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8 Web Design Trends We Love

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Every year web design takes a step forward and we get further and further away from the nightmare of GeoCities and web pages structured entirely with tables. Like any other form of design, there are certain trends that pop up -- sometimes briefly but other times you’ll consistently see them for years to come. Below we’ve put together a list of some of the current web design trends that we love and hope are here to stay.

1. Material Design for the Web

Before 2014 when Google revealed its guidelines for Material Design, much talk was centered around whether skeuomorphic or flat design was the superior choice -- especially when it came to the mobile landscape. You can almost think of Material Design as a healthy mix of the two. While you will often see Material Design mimicking a real life object, it takes a much more minimal approach than skeuomorphism does. You're not likely, for example, to see a woodgrain bookshelf displaying three-dimensional books for an eBook library. Material Design is also not quite as minimal as flat design and it tries to fix issues of clarity that some people have with it. Every shadow, angle, choice of color, and use of space has a purpose when using the principles of Material Design.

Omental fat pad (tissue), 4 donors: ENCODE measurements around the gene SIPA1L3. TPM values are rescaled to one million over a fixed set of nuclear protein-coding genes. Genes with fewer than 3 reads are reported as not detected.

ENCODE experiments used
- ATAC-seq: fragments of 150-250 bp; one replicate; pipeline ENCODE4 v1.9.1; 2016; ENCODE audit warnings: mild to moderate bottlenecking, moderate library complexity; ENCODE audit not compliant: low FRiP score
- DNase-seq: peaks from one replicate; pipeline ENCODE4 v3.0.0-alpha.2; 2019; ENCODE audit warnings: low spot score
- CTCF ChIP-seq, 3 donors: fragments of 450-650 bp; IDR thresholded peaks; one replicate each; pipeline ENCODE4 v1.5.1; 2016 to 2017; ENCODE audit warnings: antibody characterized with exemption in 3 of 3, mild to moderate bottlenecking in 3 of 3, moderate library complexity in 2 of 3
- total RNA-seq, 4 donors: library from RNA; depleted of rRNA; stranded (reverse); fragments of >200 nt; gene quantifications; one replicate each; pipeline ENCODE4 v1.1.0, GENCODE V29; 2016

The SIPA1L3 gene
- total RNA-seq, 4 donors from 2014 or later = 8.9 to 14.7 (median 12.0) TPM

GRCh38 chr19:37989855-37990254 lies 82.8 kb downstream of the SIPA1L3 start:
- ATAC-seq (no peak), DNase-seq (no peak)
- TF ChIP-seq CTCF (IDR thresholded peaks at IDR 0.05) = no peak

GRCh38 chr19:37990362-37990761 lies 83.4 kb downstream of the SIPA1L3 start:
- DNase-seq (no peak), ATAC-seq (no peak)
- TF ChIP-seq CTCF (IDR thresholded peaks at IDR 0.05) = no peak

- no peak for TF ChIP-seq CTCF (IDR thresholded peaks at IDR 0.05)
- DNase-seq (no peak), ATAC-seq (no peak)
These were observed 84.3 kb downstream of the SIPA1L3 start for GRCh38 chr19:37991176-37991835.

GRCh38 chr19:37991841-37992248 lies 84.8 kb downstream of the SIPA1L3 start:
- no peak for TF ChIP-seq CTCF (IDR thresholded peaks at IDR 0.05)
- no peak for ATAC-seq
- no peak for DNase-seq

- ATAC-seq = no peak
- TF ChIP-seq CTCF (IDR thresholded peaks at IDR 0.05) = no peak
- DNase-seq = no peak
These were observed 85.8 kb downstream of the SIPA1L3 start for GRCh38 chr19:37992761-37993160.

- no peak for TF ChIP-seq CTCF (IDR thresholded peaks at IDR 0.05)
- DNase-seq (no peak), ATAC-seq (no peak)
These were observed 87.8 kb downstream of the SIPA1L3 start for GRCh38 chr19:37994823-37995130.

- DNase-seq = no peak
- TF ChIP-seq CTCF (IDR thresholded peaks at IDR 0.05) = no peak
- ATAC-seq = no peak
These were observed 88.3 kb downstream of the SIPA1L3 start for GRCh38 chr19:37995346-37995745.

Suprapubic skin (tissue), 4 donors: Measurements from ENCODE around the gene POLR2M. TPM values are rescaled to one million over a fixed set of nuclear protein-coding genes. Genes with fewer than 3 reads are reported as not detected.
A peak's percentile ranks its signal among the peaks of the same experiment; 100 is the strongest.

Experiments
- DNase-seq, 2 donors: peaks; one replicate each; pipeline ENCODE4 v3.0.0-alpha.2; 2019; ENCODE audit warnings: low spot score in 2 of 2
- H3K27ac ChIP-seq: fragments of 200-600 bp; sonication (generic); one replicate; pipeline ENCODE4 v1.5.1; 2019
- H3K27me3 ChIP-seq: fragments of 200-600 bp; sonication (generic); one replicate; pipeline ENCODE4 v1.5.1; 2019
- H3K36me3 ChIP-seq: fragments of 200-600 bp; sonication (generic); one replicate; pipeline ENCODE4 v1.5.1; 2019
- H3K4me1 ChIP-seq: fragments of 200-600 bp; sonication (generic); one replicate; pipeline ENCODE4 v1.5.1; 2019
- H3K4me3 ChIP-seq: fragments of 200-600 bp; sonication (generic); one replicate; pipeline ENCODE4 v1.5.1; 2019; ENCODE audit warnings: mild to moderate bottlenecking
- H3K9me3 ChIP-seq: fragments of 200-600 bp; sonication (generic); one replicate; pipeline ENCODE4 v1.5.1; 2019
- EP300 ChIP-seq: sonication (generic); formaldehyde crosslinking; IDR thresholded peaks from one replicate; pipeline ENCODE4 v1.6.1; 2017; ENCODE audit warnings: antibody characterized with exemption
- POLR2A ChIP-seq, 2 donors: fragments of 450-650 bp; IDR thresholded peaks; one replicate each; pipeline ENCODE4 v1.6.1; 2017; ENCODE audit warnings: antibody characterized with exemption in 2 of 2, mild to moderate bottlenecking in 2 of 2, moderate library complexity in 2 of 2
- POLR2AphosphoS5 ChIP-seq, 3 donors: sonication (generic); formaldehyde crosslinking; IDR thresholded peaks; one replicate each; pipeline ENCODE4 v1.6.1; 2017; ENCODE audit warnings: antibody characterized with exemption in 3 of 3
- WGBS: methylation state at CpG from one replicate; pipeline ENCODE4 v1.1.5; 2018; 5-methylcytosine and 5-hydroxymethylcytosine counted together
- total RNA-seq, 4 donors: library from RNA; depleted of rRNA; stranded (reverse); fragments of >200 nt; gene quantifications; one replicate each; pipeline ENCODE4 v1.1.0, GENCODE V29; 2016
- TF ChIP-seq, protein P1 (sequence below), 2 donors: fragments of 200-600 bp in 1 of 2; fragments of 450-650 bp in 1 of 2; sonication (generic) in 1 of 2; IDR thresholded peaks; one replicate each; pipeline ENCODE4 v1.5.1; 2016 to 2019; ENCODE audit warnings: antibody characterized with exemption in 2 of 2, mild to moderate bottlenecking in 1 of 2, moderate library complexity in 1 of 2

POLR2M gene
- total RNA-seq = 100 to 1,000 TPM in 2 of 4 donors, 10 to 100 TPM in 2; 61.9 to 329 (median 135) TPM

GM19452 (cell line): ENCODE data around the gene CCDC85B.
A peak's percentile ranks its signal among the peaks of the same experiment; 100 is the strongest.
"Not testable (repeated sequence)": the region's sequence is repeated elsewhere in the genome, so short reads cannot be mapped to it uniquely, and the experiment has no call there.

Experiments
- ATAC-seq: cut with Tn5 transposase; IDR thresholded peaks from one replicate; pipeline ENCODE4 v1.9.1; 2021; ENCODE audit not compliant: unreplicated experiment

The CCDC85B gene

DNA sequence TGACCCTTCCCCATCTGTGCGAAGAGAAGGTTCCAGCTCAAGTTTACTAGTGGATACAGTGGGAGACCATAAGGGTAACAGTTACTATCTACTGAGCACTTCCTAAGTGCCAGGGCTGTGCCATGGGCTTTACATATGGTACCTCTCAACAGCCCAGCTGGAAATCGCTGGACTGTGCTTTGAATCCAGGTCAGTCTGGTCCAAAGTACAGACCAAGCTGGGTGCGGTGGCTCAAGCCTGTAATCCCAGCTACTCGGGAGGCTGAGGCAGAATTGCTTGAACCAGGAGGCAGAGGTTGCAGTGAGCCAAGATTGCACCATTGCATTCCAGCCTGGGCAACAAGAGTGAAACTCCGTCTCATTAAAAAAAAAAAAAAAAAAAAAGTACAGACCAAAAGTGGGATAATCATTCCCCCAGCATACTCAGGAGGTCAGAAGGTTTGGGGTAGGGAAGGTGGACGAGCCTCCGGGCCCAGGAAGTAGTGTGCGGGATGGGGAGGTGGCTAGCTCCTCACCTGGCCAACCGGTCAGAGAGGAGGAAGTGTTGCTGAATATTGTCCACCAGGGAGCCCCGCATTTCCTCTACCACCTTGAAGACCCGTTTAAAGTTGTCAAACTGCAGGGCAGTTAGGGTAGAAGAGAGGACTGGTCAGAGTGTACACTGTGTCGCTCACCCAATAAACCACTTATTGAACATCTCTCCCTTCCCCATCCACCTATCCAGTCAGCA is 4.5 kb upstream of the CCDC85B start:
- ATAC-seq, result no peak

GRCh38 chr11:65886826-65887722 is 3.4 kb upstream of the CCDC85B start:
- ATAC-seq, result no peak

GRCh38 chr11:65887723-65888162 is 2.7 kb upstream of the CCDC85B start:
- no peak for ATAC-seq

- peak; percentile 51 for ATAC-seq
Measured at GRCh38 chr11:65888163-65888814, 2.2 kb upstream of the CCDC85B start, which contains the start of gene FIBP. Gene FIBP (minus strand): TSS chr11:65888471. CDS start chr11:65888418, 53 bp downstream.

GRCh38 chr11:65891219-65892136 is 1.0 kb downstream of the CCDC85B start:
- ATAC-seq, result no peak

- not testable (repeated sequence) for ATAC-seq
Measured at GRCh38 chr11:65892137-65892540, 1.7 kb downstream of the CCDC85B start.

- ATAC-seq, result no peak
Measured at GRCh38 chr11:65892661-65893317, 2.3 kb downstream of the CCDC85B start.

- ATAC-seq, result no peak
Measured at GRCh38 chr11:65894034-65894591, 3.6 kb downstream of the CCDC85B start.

2. Animation in Web Pages

We love a good cat gif as much as anyone, but animated gifs don’t have the best reputation when it comes to web design. Thankfully, there are far better ways to animate objects. HTML5, Javascript and CSS are all common tools used when using animation in web design. We love animation for a few reasons, first because it can be used to help convey things like depth and locality. This makes it easier to navigate certain web pages because your brain naturally understands 3D objects and the purpose they have. Another reason we believe animation is a top trend and hopefully here to stay is engagement. People aren’t exactly renowned for having the best attention span but animation keeps users engaged, leading to higher impressions and conversion rates.

3. Big Typography in Web Design

As design geeks, it’s fun to see old styles of design making comebacks on the web. Typography has long been an underutilized method of adding personality and appeal to a website, but things are changing. Big and bolds fonts are now much more common to see, but it goes beyond just picking between serif and sans serif -- proper typography for web design is also incorporating thought when it comes to color choice, placement, size, hierarchy, and white space.

4. Dynamic Design for the Web

It’s likely that something like parallax scrolling would have been prominently featured if we were putting together a blog like this a few years ago. While you could still consider this to be a trend, we’re instead going to lump it into dynamic web design. Dynamic design covers many different areas, but if you keep an eye out for it, you’ll probably start to notice that it’s very common. For instance, let’s say that you have a great logo for your company that you want displayed where everyone is sure to see it. This is fine when you load the page, but when users scroll down a large logo can get in the way. Thankfully, because of dynamic design principles, that logo can be shrunk down and better integrated into your menu.

5. Using Flat Design for Websites